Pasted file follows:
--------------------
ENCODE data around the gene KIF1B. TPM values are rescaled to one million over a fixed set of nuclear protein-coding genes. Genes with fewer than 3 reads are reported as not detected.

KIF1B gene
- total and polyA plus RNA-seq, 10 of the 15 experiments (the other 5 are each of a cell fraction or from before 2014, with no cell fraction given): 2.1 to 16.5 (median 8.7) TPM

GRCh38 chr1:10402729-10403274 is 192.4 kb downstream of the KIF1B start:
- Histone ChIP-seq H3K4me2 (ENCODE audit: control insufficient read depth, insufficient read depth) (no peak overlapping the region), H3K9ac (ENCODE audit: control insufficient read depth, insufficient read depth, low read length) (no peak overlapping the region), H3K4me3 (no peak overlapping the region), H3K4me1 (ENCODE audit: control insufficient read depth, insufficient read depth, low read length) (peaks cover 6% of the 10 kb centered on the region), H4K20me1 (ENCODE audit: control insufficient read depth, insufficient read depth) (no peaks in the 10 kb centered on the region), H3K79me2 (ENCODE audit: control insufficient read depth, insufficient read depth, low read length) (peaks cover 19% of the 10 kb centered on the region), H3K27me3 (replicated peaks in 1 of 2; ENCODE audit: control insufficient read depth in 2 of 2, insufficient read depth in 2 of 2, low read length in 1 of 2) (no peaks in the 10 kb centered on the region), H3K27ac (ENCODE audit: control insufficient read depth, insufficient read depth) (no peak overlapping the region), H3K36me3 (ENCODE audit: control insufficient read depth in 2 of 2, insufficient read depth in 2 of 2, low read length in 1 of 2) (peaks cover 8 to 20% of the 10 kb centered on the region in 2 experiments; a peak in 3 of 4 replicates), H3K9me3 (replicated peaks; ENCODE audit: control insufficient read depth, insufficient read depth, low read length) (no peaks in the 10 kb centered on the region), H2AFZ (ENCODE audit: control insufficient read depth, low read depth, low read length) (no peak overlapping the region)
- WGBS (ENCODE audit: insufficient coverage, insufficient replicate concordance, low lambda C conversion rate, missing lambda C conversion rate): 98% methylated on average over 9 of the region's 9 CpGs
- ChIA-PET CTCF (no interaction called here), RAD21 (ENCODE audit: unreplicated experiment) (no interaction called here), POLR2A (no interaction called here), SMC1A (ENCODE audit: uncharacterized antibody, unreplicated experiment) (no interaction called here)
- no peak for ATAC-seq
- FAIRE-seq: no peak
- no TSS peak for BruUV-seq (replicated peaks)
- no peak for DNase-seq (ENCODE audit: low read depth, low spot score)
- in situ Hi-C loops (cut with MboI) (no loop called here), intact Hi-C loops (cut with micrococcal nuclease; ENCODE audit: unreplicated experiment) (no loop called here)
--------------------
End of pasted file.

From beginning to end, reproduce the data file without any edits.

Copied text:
ENCODE data around the gene KIF1B. TPM values are rescaled to one million over a fixed set of nuclear protein-coding genes. Genes with fewer than 3 reads are reported as not detected.

KIF1B gene
- total and polyA plus RNA-seq, 10 of the 15 experiments (the other 5 are each of a cell fraction or from before 2014, with no cell fraction given): 2.1 to 16.5 (median 8.7) TPM

GRCh38 chr1:10402729-10403274 is 192.4 kb downstream of the KIF1B start:
- Histone ChIP-seq H3K4me2 (ENCODE audit: control insufficient read depth, insufficient read depth) (no peak overlapping the region), H3K9ac (ENCODE audit: control insufficient read depth, insufficient read depth, low read length) (no peak overlapping the region), H3K4me3 (no peak overlapping the region), H3K4me1 (ENCODE audit: control insufficient read depth, insufficient read depth, low read length) (peaks cover 6% of the 10 kb centered on the region), H4K20me1 (ENCODE audit: control insufficient read depth, insufficient read depth) (no peaks in the 10 kb centered on the region), H3K79me2 (ENCODE audit: control insufficient read depth, insufficient read depth, low read length) (peaks cover 19% of the 10 kb centered on the region), H3K27me3 (replicated peaks in 1 of 2; ENCODE audit: control insufficient read depth in 2 of 2, insufficient read depth in 2 of 2, low read length in 1 of 2) (no peaks in the 10 kb centered on the region), H3K27ac (ENCODE audit: control insufficient read depth, insufficient read depth) (no peak overlapping the region), H3K36me3 (ENCODE audit: control insufficient read depth in 2 of 2, insufficient read depth in 2 of 2, low read length in 1 of 2) (peaks cover 8 to 20% of the 10 kb centered on the region in 2 experiments; a peak in 3 of 4 replicates), H3K9me3 (replicated peaks; ENCODE audit: control insufficient read depth, insufficient read depth, low read length) (no peaks in the 10 kb centered on the region), H2AFZ (ENCODE audit: control insufficient read depth, low read depth, low read length) (no peak overlapping the region)
- WGBS (ENCODE audit: insufficient coverage, insufficient replicate concordance, low lambda C conversion rate, missing lambda C conversion rate): 98% methylated on average over 9 of the region's 9 CpGs
- ChIA-PET CTCF (no interaction called here), RAD21 (ENCODE audit: unreplicated experiment) (no interaction called here), POLR2A (no interaction called here), SMC1A (ENCODE audit: uncharacterized antibody, unreplicated experiment) (no interaction called here)
- no peak for ATAC-seq
- FAIRE-seq: no peak
- no TSS peak for BruUV-seq (replicated peaks)
- no peak for DNase-seq (ENCODE audit: low read depth, low spot score)
- in situ Hi-C loops (cut with MboI) (no loop called here), intact Hi-C loops (cut with micrococcal nuclease; ENCODE audit: unreplicated experiment) (no loop called here)